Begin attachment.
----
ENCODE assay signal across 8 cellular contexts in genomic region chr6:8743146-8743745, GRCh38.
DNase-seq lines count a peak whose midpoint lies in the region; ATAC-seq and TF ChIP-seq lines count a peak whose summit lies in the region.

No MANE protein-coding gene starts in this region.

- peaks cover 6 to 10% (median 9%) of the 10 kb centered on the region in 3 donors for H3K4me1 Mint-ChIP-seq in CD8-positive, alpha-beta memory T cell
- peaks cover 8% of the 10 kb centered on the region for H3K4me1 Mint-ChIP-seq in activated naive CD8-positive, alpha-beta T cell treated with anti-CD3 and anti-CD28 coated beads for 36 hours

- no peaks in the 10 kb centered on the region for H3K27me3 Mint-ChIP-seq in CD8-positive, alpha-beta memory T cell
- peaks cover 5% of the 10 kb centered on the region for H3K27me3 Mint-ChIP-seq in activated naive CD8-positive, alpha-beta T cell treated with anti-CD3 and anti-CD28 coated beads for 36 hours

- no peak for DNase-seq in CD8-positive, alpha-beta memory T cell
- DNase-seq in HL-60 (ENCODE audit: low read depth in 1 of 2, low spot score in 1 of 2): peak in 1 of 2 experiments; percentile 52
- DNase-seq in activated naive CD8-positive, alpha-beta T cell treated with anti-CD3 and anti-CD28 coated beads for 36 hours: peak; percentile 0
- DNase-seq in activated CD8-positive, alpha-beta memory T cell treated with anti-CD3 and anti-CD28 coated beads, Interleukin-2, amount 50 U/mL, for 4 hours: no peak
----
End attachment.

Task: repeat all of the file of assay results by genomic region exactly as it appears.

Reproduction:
ENCODE assay signal across 8 cellular contexts in genomic region chr6:8743146-8743745, GRCh38.
DNase-seq lines count a peak whose midpoint lies in the region; ATAC-seq and TF ChIP-seq lines count a peak whose summit lies in the region.

No MANE protein-coding gene starts in this region.

- peaks cover 6 to 10% (median 9%) of the 10 kb centered on the region in 3 donors for H3K4me1 Mint-ChIP-seq in CD8-positive, alpha-beta memory T cell
- peaks cover 8% of the 10 kb centered on the region for H3K4me1 Mint-ChIP-seq in activated naive CD8-positive, alpha-beta T cell treated with anti-CD3 and anti-CD28 coated beads for 36 hours

- no peaks in the 10 kb centered on the region for H3K27me3 Mint-ChIP-seq in CD8-positive, alpha-beta memory T cell
- peaks cover 5% of the 10 kb centered on the region for H3K27me3 Mint-ChIP-seq in activated naive CD8-positive, alpha-beta T cell treated with anti-CD3 and anti-CD28 coated beads for 36 hours

- no peak for DNase-seq in CD8-positive, alpha-beta memory T cell
- DNase-seq in HL-60 (ENCODE audit: low read depth in 1 of 2, low spot score in 1 of 2): peak in 1 of 2 experiments; percentile 52
- DNase-seq in activated naive CD8-positive, alpha-beta T cell treated with anti-CD3 and anti-CD28 coated beads for 36 hours: peak; percentile 0
- DNase-seq in activated CD8-positive, alpha-beta memory T cell treated with anti-CD3 and anti-CD28 coated beads, Interleukin-2, amount 50 U/mL, for 4 hours: no peak